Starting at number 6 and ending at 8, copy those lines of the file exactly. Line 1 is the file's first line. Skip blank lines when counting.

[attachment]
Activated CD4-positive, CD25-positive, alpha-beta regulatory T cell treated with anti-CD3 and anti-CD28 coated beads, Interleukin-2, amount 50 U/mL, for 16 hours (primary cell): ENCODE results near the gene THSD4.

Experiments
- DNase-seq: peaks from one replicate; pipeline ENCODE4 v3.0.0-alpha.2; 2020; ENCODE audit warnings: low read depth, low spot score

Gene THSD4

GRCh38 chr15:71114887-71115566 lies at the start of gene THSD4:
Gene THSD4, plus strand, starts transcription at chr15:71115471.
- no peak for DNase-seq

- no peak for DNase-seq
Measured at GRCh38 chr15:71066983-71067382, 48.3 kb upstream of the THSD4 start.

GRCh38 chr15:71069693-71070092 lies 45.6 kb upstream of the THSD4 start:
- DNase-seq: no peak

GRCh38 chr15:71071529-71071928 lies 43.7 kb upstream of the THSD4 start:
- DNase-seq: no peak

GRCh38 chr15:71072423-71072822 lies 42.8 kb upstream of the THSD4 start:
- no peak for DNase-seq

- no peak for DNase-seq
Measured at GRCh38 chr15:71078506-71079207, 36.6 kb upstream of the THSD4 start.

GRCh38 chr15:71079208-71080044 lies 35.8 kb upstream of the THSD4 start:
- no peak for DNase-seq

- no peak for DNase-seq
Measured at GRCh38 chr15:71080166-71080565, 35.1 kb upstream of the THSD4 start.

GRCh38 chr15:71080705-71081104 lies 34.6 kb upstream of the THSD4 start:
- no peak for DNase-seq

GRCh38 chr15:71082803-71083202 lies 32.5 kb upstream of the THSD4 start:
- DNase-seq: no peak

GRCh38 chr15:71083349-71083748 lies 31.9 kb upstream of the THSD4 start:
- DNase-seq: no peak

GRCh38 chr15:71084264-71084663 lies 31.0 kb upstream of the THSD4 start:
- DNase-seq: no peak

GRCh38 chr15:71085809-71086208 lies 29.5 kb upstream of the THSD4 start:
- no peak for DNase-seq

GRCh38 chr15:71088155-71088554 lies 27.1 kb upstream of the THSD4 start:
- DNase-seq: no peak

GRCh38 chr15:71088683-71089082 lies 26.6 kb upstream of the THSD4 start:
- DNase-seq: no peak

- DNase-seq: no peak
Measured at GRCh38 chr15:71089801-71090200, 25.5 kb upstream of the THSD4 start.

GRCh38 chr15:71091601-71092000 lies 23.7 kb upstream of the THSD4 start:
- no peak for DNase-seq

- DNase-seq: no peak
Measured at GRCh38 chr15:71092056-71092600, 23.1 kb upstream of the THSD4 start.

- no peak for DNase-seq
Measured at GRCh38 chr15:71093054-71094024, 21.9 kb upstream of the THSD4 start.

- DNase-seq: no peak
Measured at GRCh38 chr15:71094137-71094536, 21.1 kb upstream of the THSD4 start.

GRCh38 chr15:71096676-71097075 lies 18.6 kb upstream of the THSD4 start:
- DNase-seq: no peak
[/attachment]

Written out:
Gene THSD4, plus strand, starts transcription at chr15:71115471.
- no peak for DNase-seq

- no peak for DNase-seq